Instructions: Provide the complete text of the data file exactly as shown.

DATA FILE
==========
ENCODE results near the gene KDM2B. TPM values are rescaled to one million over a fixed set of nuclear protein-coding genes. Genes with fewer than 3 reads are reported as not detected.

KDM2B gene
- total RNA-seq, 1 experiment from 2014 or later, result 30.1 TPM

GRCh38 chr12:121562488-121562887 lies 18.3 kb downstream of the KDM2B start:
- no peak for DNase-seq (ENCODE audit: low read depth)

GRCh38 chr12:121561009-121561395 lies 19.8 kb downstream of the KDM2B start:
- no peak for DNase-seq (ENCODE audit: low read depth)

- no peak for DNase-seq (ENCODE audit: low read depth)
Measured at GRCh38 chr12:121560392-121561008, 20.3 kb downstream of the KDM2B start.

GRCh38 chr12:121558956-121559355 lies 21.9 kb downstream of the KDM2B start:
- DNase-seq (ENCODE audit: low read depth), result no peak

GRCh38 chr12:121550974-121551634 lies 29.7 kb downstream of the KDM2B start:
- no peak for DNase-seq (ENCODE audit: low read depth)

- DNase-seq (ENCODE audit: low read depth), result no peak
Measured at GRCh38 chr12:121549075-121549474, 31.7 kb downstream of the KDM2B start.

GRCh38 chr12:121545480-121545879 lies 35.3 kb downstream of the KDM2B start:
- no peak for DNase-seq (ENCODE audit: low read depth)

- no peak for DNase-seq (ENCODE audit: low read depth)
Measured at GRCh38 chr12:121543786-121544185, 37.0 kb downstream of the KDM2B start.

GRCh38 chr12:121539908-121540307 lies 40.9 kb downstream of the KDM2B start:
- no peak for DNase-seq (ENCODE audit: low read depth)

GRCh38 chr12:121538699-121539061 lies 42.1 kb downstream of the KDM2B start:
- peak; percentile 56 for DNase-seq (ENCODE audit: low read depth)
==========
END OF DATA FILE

ENCODE results near the gene KDM2B. TPM values are rescaled to one million over a fixed set of nuclear protein-coding genes. Genes with fewer than 3 reads are reported as not detected.

KDM2B gene
- total RNA-seq, 1 experiment from 2014 or later, result 30.1 TPM

GRCh38 chr12:121562488-121562887 lies 18.3 kb downstream of the KDM2B start:
- no peak for DNase-seq (ENCODE audit: low read depth)

GRCh38 chr12:121561009-121561395 lies 19.8 kb downstream of the KDM2B start:
- no peak for DNase-seq (ENCODE audit: low read depth)

- no peak for DNase-seq (ENCODE audit: low read depth)
Measured at GRCh38 chr12:121560392-121561008, 20.3 kb downstream of the KDM2B start.

GRCh38 chr12:121558956-121559355 lies 21.9 kb downstream of the KDM2B start:
- DNase-seq (ENCODE audit: low read depth), result no peak

GRCh38 chr12:121550974-121551634 lies 29.7 kb downstream of the KDM2B start:
- no peak for DNase-seq (ENCODE audit: low read depth)

- DNase-seq (ENCODE audit: low read depth), result no peak
Measured at GRCh38 chr12:121549075-121549474, 31.7 kb downstream of the KDM2B start.

GRCh38 chr12:121545480-121545879 lies 35.3 kb downstream of the KDM2B start:
- no peak for DNase-seq (ENCODE audit: low read depth)

- no peak for DNase-seq (ENCODE audit: low read depth)
Measured at GRCh38 chr12:121543786-121544185, 37.0 kb downstream of the KDM2B start.

GRCh38 chr12:121539908-121540307 lies 40.9 kb downstream of the KDM2B start:
- no peak for DNase-seq (ENCODE audit: low read depth)

GRCh38 chr12:121538699-121539061 lies 42.1 kb downstream of the KDM2B start:
- peak; percentile 56 for DNase-seq (ENCODE audit: low read depth)